Nixon Peabody LLP's Manchester, NH Office: A National Reach

Saturday, September 1, 2007 - 01:00

Editor: Would each of you gentlemen tell our readers something about your professional experience?

Fitzgerald: I went to law school in Boston. I started my career in southern New Hampshire until I had the opportunity to work with one of Nixon Peabody's legacy firms, Peabody & Brown, in Boston. That involved a considerable volume of financial institutions litigation, which was a principal focus of my practice at the time. In the early 1990s, Peabody & Brown expanded its geographic footprint into the southern tier of New Hampshire and I was asked to help in that undertaking. We officially opened the Manchester office in 1992 with six lawyers.

From early on I worked regionally, and now nationally, on business litigation matters, primarily in corporate governance and in complex commercial litigation in the financial institutions area.

Taub: I grew up in South Africa and moved to the U.S. after my first year of college, finishing my undergraduate education at Boston University. I went to law school in Washington, DC. Following law school, I joined Peabody & Brown as a first-year associate. At the time, it was a mid-sized firm with an excellent reputation. I have seen the firm grow from about 70 lawyers at the time of my arrival to 700 attorneys today.

My practice is in the corporate area. I currently serve as the head of the Private Company Transactions Group, which consists of about 30 lawyers, most of whom are M&A practitioners at different Nixon Peabody offices across the country.

Editor: Please tell us about your respective practices. How have they evolved over the course of your careers?

Fitzgerald: In the area of complex commercial litigation which includes corporate governance litigation, my practice has evolved in the sense that the scope of the matters has gotten larger over time. As I mentioned, in the early 1990s much of my litigation work was connected to the failure of some of the largest financial institutions in the region, most of which were publicly held companies. That has given way to a rise in the frequency of litigation in connection with large but more closely held and privately funded companies in what we now call the private equity area. Shareholder, investor and debtor/creditor litigation over the past 15 years or so has grown substantially but most of it outside the traditional bankruptcy process. I think that growth is commensurate with the general economic expansion and in particular the enormous increase in money flowing from private equity sources.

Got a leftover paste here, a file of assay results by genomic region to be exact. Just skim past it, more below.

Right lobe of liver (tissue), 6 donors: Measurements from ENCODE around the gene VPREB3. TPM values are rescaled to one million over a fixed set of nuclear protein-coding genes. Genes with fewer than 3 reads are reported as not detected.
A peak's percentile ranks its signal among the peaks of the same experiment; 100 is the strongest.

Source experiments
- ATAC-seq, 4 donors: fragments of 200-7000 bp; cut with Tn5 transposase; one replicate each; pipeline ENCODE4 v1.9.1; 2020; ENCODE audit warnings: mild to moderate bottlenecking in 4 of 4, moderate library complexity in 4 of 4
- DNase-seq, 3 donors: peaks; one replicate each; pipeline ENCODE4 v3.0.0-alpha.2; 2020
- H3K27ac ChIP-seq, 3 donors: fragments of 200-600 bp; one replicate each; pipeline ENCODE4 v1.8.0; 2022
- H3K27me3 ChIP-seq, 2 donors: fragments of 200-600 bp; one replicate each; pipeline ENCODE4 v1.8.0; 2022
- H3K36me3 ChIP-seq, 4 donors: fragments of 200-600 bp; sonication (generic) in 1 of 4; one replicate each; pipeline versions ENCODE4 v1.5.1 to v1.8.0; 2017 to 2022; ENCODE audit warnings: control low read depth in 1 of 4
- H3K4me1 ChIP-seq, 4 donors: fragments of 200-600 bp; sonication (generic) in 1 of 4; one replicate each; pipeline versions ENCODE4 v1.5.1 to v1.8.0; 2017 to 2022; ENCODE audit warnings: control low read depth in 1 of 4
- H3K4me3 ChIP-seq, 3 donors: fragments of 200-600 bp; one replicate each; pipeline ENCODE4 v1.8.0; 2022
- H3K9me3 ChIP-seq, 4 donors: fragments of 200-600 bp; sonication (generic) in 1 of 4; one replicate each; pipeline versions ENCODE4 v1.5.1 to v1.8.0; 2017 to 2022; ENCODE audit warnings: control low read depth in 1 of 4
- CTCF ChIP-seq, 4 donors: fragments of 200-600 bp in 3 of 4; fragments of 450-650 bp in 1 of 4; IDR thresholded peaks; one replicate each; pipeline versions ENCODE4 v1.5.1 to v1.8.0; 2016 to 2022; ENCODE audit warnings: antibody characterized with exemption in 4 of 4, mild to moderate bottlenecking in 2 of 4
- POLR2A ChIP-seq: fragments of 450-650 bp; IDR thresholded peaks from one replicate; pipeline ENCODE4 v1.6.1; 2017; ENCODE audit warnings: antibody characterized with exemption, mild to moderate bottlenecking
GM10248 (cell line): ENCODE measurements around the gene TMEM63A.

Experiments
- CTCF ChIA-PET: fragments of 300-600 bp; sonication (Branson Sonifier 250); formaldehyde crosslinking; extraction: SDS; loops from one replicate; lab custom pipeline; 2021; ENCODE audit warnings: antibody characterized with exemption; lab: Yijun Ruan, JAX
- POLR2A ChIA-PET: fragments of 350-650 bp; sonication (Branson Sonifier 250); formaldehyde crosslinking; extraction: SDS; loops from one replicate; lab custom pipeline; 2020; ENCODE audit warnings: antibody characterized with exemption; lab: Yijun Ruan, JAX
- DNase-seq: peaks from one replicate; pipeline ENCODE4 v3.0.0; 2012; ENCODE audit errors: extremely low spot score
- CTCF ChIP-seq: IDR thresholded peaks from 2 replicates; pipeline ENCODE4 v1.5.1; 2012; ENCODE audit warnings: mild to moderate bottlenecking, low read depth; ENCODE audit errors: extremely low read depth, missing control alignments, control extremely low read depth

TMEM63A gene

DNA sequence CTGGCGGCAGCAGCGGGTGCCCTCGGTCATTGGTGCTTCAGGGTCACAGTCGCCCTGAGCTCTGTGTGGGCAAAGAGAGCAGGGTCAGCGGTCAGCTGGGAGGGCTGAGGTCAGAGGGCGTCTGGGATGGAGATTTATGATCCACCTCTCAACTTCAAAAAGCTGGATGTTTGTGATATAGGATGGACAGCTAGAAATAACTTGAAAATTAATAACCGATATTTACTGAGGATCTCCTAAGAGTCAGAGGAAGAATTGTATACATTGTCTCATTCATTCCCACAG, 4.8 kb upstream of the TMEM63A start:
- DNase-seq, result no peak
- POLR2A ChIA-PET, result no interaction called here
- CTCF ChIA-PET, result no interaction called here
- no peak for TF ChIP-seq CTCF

Taub: From my perspective, much has changed in a short period of time. When I joined the firm, most of the companies we represented were regional in their reputation and reach. Today - and I am speaking of the Manchester office alone - we represent the largest privately held companies in New Hampshire, and I might add that these are national clients with nationally recognized brands. The client group also includes national clients without any particular connection to the New England region. They have an interest in Nixon Peabody's experience and expertise, but they do not have a concern as to where the firm is located. I am an example of an attorney who resides at the Manchester office and represents a national clientele.

A second major change concerns the speed of the transactions that we handle. Technology has had a major impact on how we conduct our practices.